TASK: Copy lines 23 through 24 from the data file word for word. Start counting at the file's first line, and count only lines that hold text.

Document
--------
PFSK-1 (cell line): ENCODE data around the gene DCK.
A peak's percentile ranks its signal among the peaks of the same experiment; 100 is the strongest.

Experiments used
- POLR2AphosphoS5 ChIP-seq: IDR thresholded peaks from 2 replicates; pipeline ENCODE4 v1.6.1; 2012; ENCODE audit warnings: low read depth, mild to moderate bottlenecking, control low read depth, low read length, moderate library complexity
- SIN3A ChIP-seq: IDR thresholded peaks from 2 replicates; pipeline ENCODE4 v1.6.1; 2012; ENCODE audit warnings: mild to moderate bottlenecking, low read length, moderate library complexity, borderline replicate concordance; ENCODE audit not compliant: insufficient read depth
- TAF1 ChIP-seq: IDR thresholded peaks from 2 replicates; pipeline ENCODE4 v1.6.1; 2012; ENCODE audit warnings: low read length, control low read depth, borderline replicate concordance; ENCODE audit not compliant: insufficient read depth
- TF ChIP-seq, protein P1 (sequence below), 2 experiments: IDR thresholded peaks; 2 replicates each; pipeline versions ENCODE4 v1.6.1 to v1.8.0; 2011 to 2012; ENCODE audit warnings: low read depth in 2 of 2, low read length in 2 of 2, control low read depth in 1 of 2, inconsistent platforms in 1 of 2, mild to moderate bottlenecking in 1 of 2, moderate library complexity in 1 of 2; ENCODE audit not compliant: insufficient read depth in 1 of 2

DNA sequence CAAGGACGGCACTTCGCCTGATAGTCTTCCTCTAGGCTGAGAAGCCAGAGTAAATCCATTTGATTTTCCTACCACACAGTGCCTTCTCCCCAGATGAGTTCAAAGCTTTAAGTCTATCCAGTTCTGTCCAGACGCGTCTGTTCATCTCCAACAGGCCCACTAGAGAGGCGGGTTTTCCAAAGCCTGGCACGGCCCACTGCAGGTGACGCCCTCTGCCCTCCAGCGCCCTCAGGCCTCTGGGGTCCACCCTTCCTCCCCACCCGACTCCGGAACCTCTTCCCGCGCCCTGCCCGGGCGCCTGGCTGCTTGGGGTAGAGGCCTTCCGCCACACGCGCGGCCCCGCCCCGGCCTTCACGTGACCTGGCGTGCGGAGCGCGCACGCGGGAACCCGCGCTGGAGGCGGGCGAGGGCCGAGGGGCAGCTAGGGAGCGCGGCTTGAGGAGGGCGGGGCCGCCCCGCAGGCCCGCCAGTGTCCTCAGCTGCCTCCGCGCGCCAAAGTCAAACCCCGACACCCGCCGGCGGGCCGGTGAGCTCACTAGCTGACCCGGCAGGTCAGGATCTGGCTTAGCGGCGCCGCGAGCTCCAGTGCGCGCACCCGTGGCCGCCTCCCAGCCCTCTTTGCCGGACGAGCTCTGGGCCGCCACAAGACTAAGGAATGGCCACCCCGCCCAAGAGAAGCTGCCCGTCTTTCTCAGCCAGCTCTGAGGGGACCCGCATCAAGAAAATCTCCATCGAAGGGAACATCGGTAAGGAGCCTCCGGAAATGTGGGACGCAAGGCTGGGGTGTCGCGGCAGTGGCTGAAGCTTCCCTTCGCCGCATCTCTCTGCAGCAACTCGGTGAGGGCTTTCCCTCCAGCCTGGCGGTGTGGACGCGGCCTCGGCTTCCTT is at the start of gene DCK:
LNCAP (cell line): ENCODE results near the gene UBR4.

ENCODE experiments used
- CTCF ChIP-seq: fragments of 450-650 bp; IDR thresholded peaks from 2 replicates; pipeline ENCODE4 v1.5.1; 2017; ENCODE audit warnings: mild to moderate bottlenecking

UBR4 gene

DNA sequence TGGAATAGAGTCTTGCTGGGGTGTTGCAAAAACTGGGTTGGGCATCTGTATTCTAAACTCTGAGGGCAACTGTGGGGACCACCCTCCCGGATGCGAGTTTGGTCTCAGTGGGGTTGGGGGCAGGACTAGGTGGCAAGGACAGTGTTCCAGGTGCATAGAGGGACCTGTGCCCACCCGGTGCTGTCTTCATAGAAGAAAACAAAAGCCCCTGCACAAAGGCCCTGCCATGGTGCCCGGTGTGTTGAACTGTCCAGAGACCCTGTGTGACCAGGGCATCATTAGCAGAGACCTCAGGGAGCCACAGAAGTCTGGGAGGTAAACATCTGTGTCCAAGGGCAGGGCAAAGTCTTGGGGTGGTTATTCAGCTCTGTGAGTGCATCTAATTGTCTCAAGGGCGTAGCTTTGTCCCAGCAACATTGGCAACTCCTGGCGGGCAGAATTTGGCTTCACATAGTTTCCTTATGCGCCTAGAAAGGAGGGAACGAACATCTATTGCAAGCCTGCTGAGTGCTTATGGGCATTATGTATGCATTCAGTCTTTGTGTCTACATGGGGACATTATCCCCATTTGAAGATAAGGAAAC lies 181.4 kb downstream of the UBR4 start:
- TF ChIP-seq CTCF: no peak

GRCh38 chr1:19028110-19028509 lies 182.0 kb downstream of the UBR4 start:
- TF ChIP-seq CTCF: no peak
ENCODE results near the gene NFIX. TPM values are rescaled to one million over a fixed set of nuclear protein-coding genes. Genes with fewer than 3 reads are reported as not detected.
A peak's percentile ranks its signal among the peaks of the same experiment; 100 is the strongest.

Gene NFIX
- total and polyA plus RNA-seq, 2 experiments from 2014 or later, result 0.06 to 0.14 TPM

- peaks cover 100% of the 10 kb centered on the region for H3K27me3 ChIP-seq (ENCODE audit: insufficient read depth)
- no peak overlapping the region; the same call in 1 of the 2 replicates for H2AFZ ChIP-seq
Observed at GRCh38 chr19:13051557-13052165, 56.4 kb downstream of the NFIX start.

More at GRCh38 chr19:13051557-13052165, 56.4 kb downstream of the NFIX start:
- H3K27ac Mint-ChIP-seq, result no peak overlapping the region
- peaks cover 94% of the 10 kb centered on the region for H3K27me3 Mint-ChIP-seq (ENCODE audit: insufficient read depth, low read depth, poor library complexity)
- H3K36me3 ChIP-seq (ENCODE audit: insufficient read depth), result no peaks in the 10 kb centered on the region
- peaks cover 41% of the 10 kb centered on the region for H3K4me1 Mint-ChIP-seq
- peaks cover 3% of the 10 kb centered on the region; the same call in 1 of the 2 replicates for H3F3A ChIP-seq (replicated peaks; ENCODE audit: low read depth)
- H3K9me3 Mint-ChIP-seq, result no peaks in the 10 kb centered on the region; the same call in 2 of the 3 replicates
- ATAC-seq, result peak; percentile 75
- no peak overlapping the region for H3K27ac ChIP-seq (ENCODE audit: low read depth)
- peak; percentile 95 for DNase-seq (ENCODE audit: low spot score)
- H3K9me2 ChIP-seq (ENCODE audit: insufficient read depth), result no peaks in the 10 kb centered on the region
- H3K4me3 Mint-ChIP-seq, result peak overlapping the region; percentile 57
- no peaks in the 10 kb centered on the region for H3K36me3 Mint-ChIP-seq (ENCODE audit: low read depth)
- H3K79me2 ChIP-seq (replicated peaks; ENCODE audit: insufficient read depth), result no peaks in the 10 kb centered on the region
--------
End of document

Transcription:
Observed at GRCh38 chr19:13051557-13052165, 56.4 kb downstream of the NFIX start.

More at GRCh38 chr19:13051557-13052165, 56.4 kb downstream of the NFIX start: